• Reducing greenhouse gas emissions from all sectors is essential if global warming is to be kept to well below 2ºC, if not 1.5o
  • Policies that are outside the land and energy domains, such as on transport and environment, can also make a critical difference to tackling climate change. Acting early is more cost-effective as it avoids losses.

 

About: IPCC

  • The Intergovernmental Panel on Climate Change (IPCC) is the UN body for assessing the science related to climate change.
  • It was established by the United Nations Environment Programme (UN Environment) and the World Meteorological Organization (WMO) in 1988.
  • In the same year, the UN General Assembly endorsed the action by the WMO and UNEP in jointly establishing the IPCC. It has 195 member states.
  • It intends to provide policymakers with regular scientific assessments concerning climate change, its implications and potential future risks, as well as to put forward adaptation and mitigation strategies.

Reports

  • IPCC assessments provide governments, at all levels, with scientific information that they can use to develop climate policies. They are a key input into the international negotiations to tackle climate change.
  • IPCC reports are drafted and reviewed in several stages, thus guaranteeing objectivity and transparency.
Section : Environment & Ecology

About: Climate Risk Index (CRI)

About: Climate Risk Index (CRI)

  • The global CRI, analyses impacts of extreme weather events – both in terms of the fatalities (deaths) as well as the economic losses.
  • However, the index does not consider slow-onset events like rising sea levels, glacier melting or ocean warming and acidification.
  • The index is based on data from the Munich Re NatCatSERVICE11, which is considered worldwide as one of the most reliable and complete databases on this issue.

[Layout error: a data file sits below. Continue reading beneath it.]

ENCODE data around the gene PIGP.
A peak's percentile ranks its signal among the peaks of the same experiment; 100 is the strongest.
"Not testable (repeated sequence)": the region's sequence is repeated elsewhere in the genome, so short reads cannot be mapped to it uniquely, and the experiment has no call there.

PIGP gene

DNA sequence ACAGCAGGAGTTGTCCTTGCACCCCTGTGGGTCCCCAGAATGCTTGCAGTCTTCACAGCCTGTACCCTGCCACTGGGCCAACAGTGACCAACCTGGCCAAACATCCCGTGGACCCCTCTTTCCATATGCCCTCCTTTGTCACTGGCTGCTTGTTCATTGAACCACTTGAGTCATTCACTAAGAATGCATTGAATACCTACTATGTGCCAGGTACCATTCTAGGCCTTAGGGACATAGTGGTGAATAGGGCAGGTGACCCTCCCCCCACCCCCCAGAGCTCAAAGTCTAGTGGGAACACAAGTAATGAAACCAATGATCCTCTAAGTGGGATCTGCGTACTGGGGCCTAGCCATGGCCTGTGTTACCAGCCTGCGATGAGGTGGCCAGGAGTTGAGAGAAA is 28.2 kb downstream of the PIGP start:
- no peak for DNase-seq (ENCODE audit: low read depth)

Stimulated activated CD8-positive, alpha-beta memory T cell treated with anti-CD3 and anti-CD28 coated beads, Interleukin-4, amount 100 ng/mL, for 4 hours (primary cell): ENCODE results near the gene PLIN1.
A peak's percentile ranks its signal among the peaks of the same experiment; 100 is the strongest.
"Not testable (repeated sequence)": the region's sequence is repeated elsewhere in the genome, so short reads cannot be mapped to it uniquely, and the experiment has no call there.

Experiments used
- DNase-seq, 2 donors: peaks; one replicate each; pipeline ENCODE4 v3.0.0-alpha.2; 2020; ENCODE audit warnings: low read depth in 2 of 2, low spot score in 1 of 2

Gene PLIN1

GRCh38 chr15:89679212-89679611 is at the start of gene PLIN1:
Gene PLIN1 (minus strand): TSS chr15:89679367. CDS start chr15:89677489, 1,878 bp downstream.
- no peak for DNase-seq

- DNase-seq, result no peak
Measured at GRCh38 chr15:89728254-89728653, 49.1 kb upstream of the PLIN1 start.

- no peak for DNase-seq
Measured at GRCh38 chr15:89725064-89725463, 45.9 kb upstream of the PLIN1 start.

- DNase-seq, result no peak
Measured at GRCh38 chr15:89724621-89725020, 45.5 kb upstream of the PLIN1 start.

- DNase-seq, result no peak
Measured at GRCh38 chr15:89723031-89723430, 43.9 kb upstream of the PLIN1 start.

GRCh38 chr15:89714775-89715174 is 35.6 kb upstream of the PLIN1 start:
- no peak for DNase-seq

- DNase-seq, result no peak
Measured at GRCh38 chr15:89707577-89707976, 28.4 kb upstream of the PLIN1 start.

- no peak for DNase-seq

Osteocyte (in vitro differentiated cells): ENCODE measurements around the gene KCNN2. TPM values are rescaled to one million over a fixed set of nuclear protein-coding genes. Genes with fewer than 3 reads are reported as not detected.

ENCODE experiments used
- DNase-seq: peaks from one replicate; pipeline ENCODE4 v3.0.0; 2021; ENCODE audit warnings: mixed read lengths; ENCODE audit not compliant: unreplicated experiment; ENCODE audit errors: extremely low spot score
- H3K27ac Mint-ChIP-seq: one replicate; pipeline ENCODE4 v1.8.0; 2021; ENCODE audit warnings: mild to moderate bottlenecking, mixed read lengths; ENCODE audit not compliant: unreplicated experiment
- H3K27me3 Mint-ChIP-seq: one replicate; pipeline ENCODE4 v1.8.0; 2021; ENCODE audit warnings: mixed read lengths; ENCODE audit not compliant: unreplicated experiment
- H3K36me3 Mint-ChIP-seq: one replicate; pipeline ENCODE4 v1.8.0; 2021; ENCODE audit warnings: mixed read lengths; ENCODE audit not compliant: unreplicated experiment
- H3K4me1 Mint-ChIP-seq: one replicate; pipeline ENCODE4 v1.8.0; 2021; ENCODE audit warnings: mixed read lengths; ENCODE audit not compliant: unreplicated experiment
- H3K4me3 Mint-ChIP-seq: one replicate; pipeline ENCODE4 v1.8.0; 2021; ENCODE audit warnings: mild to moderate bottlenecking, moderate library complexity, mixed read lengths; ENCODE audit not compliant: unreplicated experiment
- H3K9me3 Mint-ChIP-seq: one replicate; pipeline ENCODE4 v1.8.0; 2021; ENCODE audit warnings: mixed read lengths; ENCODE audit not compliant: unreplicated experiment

• In addition to this, the index uses the socio-economic data from the International Monetary Fund (IMF).
  • The most recent data available for 2019 and data from 2000 to 2019 was taken into account for CRI 2021.

Global Climate Risk Index 2021

Global findings:

  • As per the index, the top six most vulnerable countries in 2019 were Mozambique, Zimbabwe, Bahamas, Japan, Malawi and Afghanistan.
  • Vulnerable people in developing countries suffered the most from extreme weather events like storms, floods and heat waves.
  • The index highlighted that both the number of severe tropical cyclones and their severity will increase with every one-tenth (1/10th) of a degree increase in global average temperature.
  • Eight of the ten countries most affected between 2000 and 2019 are developing countries with low or lower middle income per capita.
  • Puerto Rico, Myanmar and Haiti were the top three most affected countries during the 20-year period.
  • Between 2000 and 2019, over 475,000 people lost their lives as a direct result of more than 11,000 extreme weather events globally and losses amounted to around US $2.56 trillion.
  • The index also highlighted, that international climate financing to address these issues has remained inadequate.

Findings from India

  • India topped the list in terms of having highest number of fatalities (2,267) and the biggest economic loss (68,812 million USD) in 2019.
  • However, India’s overall CRI ranking in 2019 was at number seven, due to low fatalities per one lakh of inhabitants and losses per unit of GDP. In the long-term CRI accounting for effects from 2000-2019, India ranked at number 20.
  • In 2019, monsoon in India continued for a month longer than usual, with the surplus rain causing major hardships.
  • The floods caused by the heavy rains were responsible for 1, 800 deaths across 14 states and led to the displacement of 1.8 million people.
  • Overall, 8 million people were affected by the intense monsoon season with the economic damage estimated to be US$ 10 billion.

Issues in India

  • India has many different ecologies — glaciers, high mountains, long coastlines as well as massive semi-arid regions which are the hotspots for climate change.
  • Global warming is leading to an increase in the frequency of cyclones, the melting of glaciers at much faster rates, and heatwaves. In 2019, there were eight tropical cyclones in India. Six of the eight cyclones intensified to become very severe.
  • Moreover, majority of the Indian population is dependent on agriculture, which is being severely affected by the impacts of climate change. However, efforts to deal climate change in India are still inadequate.
  • A national adaptation plan was prepared in 2008 followed by state action plans. However, most of the plans lack resources so that they can be integrated into the district development and disaster risk reduction plan.
  • Thus, the government must urgently develop state\ district specific climate-risk maps to to understand which areas need more focus.